“We also said it was unworkable and could end up costing more than it saved, with people unable to keep up with their rent, destabilising the finances of housing providers and risking costly eviction proceedings, or ending up with private landlords where rents and housing benefit bills are higher.
“Our fears were confirmed by the government’s own independent evaluation of the policy slipped out over the summer. This revealed that just 4.5% of affected claimants had been able to move to smaller accommodation within the social sector, that 60% had fallen behind with their rent after just six months, and that there was “widespread concern that those who were paying were making cuts to other household essentials or incurring other debts”.
The Affordable Housing Bill is scheduled to be the first discussed in the September 5, 2014 session, and it should be possible to watch the debate at http://www.parliament.uk or the BBC’s Democracy Live site from 9.30am onwards.
These creeps are coming out of the woodwork, it seems.
The latest member of the Conservative Party to reveal his true colours via the social media is Tom Davey. That’s DaVey, not DaLey the Olympic diver – although the world would be a happier place if this guy took a running jump.
Davey has been broadcasting his thoughts on Facebook, spreading messages of hatred towards minorities and women, along with dubious attempts at humour (according to Political Scrapbook) – for at least the past six years.
For example, take a look at this message:
“Benefit claiming scum beware. ps i don’t like paying taxes for you lazy bastards!”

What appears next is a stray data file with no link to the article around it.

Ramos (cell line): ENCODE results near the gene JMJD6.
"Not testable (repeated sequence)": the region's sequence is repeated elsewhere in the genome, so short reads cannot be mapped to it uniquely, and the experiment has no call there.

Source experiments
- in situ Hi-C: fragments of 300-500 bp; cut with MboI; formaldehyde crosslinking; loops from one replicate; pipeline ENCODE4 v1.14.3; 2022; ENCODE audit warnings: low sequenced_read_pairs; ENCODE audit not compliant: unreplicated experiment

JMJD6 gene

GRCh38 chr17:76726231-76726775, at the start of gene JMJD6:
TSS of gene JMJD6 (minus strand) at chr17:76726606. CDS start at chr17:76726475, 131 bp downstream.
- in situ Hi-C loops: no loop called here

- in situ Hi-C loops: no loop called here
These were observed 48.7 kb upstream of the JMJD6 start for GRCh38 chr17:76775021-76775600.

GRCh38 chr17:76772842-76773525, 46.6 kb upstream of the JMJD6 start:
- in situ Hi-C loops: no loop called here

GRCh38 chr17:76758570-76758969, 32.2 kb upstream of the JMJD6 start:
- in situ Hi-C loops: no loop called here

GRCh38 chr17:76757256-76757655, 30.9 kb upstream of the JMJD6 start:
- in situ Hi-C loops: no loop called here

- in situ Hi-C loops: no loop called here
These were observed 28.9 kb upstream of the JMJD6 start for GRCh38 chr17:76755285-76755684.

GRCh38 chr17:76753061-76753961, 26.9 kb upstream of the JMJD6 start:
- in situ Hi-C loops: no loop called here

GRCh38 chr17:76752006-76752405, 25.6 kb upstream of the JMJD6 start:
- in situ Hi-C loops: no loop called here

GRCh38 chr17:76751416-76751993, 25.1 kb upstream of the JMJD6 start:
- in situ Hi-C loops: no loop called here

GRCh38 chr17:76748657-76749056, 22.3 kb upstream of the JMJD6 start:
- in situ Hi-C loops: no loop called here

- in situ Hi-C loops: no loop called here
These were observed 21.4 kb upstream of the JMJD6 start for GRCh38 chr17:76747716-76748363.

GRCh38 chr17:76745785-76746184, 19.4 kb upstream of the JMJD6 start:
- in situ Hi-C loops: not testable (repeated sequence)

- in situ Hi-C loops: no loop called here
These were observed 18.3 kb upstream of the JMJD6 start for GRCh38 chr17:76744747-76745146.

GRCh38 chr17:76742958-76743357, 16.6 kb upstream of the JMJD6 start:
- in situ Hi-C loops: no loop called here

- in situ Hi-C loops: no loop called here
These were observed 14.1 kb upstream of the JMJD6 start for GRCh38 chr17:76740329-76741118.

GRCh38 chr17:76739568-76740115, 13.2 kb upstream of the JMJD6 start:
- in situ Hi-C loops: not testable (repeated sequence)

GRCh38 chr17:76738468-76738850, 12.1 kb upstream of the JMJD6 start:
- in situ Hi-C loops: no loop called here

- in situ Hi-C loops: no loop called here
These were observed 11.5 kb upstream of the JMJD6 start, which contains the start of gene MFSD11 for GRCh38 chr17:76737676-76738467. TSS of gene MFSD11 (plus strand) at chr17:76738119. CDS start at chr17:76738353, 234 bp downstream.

or this one:
“Finding a job would be easier if [I] were a black female wheel chair bound amputee who is sexually attracted to other women.”
or this one:
“More excited than Harold Shipman in a nursing home.”
The messages were posted in 2008, when he was at the London School of Economics. One is led to question whether he was a member of that organisation’s Tory clubs because this man is now a Conservative councillor in Barnet.
The following year he delivered this:
“Smacking [my] bitch up… that’ll teach her for ironing loudly whilst the football is on!”
He later justified this by saying he does not like football and his wife doesn’t do the ironing.
Has he mellowed in the years since? Evidence suggests otherwise.
Last week, as Barnet Council’s lead member for housing, he admitted that he doesn’t care about the lack of affordable housing pushing poor people out; he wants rich people to take their place.
In a debate that was filmed by a member of the public, he said: “If there is such a problem with Barnet, if Barent is such a terrible place to ive and if it is so unaffordable, why are people flocking to Barnet and why are house prices going up? It’s because people want to live here.”
Challenged by an opposition councillor who said the only people coming were those who could afford it, he blurted: “And they’re the people we want!”